Tulane University presents panel discussion on artificial intelligence
The advent and consequences of superhuman intelligence will be the subject of a panel discussion Feb. 1 from 6 to 8:30 p.m. at Freeman Auditorium, located in the Woldenberg Art Center on the uptown campus of Tulane University.
The discussion is the opening program of the Conference on Artificial Intelligence, Ethics and Society sponsored by the Association for the Advancement of Artificial Intelligence and the Association for Computing Machinery.
Free and open to the public, the discussion will include a question-and-answer session and a reception.
“I believe the panelists are truly exceptional and this is a great opportunity for Tulane.”
Brent Venable, associate professor of computer science
The panel will feature Paula Boddington, a philosopher from Oxford University; Jason Furman, an economist from Harvard University; Peter Stone, a computer scientist from the University of Texas–Austin; and Wendell Wallach, an ethicist with The Hastings Center and the Yale Interdisciplinary Center for Bioethics.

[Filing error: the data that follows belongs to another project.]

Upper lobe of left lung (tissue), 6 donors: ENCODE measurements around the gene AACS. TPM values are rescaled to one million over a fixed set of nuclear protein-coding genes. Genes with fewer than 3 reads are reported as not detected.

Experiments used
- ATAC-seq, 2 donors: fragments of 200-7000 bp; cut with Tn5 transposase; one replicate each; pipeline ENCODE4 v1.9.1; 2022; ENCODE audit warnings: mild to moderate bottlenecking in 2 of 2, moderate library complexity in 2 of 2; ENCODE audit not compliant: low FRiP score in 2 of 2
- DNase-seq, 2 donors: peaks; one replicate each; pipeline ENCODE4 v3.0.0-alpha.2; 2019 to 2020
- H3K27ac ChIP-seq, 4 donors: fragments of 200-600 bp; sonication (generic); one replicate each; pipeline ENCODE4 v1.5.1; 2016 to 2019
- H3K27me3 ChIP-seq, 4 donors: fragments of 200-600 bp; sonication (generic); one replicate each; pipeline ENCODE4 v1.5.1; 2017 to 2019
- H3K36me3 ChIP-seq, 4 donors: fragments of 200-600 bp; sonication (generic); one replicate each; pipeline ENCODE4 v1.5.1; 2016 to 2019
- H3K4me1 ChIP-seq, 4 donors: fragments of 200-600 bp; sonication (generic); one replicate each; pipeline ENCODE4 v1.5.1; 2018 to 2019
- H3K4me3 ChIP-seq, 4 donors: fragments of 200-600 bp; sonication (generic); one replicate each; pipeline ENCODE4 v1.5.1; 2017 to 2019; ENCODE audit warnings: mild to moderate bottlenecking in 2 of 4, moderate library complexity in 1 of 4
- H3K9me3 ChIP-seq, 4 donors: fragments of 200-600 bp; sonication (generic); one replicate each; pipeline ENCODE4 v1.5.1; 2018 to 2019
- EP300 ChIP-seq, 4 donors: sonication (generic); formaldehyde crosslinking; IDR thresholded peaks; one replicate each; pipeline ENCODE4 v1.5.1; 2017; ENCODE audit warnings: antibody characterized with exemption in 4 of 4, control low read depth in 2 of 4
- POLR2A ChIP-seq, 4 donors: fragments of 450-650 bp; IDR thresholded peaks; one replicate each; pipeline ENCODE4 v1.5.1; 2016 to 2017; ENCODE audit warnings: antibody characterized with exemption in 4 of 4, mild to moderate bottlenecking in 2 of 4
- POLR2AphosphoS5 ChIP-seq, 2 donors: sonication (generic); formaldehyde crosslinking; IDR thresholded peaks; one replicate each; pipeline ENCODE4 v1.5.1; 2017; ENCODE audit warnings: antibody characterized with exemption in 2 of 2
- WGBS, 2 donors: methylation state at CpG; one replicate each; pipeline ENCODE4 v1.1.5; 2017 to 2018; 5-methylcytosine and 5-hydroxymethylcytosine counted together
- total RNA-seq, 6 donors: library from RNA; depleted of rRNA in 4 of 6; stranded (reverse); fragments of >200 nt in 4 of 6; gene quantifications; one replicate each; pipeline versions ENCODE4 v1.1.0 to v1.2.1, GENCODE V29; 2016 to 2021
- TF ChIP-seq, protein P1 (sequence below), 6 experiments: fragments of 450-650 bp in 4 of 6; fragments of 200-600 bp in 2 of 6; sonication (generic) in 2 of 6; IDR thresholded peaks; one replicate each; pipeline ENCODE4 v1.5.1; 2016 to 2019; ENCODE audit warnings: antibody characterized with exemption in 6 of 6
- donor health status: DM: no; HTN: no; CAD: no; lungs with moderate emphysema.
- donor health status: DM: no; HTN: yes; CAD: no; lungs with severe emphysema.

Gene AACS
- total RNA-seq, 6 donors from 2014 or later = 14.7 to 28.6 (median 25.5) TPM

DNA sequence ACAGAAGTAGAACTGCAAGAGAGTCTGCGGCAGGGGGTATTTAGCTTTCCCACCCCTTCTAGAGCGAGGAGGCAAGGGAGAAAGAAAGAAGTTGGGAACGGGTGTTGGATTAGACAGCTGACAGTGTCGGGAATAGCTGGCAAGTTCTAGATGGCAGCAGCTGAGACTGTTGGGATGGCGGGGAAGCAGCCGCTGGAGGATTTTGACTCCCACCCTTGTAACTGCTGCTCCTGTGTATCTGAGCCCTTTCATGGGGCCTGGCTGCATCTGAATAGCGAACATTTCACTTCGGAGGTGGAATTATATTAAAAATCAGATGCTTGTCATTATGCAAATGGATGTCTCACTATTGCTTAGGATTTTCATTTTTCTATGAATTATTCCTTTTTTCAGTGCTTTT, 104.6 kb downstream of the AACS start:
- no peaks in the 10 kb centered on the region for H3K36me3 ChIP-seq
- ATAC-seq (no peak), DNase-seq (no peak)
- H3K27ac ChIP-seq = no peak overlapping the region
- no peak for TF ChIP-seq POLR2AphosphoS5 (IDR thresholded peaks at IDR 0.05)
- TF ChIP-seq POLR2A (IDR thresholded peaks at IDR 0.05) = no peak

Brent Venable, a computer scientist at Tulane and the Institute for Human & Machine Cognition, will moderate the discussion, which is being sponsored by the Tulane Office of Academic Affairs, the Tulane Department of Computer Science, a Carol Lavin Bernick Faculty Grant and a D.W. Mitchell Grant.
“I believe the panelists are truly exceptional and this is a great opportunity for Tulane,” Venable said. “These are world-class researchers from different disciplines and best-selling authors who will elaborate on the impact of AI on modern society.”
Boddington, author of Towards a Code of Ethics for Artificial Intelligence, is working on a project investigating the possibilities of developing ethical standards for artificial intelligence.
Furman, a top economic adviser to President Obama, served as chairman of the Council of Economic Advisers from 2013 to 2017, acting as both Obama’s chief economist and a member of the cabinet.
Stone is associate chair of computer science and chair of the Robotics Portfolio Program at UT–Austin.
Wallach is the author of A Dangerous Master: How to Keep Technology from Slipping Beyond our Control and co-author of Moral Machines: Teaching Robots Right from Wrong.